How Spray-Paint Stencils Saved a Tablecloth

comments (6) April 25th, 2009     

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JenniferStern Jennifer Stern, contributor
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Heres my stenciled tablecloth. I hung it over the fence so it could dry. All I have left to do is cut off the ripped outside edge and hem it.
You can see where I was practicing my spray-painting technique...
Let the stencils dry completely, then theyre ready to go for the next project!
Heres my stenciled tablecloth. I hung it over the fence so it could dry. All I have left to do is cut off the ripped outside edge and hem it.

Here's my stenciled tablecloth. I hung it over the fence so it could dry. All I have left to do is cut off the ripped outside edge and hem it.

Photo: Jen Stern

In my house, tablecloths are on the table, not in the linen closet...even the good ones! As careful as we try to be, spills happen. Even though I run them down to the washing machine promptly, sometimes the stains don't come out. And sometimes I wish I had a little color on my table (I tend to buy vintage white table linens). I was in a craft store looking for some inspiration for future CraftStylish projects, when it occurred to me that I could use spray paint to camouflage the stains and breathe new life into some of my tired tablecloths. I decided to create a daisy border stencil and a couple of individual blooms to dot around the inside of the border...some to cover up past disasters! 

I have to admit up front that I've never stray-painted anything before, so it took a few times to perfect my "painting" technique. I think the less is more rule that works for most things also works for this. All and all, I'm really happy with the results, and I will be making more! If you like the daisy design, you can click here to download a pdf of it.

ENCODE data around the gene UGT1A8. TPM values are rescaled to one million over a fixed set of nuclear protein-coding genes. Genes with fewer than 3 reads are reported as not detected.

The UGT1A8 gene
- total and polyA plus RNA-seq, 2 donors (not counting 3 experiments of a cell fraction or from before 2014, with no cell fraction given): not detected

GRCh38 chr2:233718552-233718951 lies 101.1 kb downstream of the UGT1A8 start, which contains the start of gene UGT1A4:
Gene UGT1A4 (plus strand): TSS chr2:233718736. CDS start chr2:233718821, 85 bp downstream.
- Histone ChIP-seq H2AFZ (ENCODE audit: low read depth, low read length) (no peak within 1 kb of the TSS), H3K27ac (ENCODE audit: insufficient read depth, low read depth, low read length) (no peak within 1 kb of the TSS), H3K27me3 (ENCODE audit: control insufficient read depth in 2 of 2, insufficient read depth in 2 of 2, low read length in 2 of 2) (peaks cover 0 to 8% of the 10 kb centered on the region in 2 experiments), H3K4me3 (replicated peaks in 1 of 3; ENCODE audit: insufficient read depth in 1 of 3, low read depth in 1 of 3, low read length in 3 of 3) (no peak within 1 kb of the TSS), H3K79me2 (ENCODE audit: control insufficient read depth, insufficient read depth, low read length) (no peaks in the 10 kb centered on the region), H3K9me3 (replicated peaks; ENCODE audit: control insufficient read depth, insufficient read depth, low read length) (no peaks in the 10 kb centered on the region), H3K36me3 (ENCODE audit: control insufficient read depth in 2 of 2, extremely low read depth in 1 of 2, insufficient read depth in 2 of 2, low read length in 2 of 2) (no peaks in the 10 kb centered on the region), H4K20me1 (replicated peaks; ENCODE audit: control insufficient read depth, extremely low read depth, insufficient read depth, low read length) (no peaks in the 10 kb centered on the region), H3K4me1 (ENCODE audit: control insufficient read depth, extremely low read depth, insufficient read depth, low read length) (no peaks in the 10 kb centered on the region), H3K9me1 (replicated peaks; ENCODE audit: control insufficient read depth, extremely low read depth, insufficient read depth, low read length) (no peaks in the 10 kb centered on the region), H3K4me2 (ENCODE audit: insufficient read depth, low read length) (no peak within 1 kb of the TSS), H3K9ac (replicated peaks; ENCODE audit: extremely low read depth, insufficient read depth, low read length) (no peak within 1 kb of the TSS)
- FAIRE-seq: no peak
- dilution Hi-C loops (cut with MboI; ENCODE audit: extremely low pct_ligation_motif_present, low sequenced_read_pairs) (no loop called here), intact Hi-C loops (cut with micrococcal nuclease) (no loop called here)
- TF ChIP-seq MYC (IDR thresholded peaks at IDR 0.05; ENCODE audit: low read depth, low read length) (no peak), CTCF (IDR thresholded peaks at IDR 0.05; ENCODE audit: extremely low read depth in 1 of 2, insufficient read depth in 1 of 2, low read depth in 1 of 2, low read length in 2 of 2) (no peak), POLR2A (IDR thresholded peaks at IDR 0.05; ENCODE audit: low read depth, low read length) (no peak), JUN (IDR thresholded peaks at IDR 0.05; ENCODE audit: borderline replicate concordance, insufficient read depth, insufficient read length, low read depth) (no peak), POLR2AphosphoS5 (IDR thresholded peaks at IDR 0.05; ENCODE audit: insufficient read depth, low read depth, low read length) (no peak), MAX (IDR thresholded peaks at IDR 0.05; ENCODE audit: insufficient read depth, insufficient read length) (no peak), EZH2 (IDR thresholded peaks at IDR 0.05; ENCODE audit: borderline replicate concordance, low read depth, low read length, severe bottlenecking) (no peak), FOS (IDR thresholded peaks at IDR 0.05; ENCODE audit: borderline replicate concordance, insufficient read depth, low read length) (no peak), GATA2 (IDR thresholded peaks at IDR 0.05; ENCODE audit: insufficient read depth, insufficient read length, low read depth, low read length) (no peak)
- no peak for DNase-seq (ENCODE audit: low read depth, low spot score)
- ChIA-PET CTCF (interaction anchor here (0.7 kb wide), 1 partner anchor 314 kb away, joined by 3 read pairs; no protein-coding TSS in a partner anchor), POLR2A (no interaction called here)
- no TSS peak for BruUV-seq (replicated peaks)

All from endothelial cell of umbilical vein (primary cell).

Here's what you'll need:

  • A tablecloth that has seen better days
  • A design to use to make the stencil (download mine or draw your own)
  • Plain white paper
  • Oak tag or posterboard
  • An X-Acto Knife
  • Small, sharp paper scissors
  • Spray paint in the color(s) of your choice
  • Pencil
  • Tape

Draw or trace your own design or download the design I used to make my template. Transfer the design to a piece of oak tag or posterboard, repeating it to make a template for a border.

Draw a line across the center of the oak tag
Draw a line down the center of the oak tag so you can line up the design as you trace it.

Here is my design. I cut out all the flowers and leaves with scissors and an X-Acto knife. Position the design along the center line and trace it onto the oak tag. Continue to position the design along the line and trace it until you've made your template as long as you would like.

cut out the paper template
Trace the cut-out design onto the oak tag to make the template.

I repeated my design three times.

cut out oak tag template
This will make a nice border for my tablecloth.

And here is my tablecloth, old and tattered around the edges. I couldn't part with this one because it's basically in good shape except for this boo-boo. I decided that it made a great candidate for my first attempt at stenciling with spray paint.

Here's my old table cloth--just cut off the edge
After I finish with the stencil design, I'll cut off the  tattered edges and sew a new hem.

If you need to trim some of the edges as I do, draw a guideline parallel to the edge all the way around the tablecloth—make sure you leave enough room for a hem when the stencil is finished. Then you can line up the bottom edge of the stencil with the guideline to get an even border.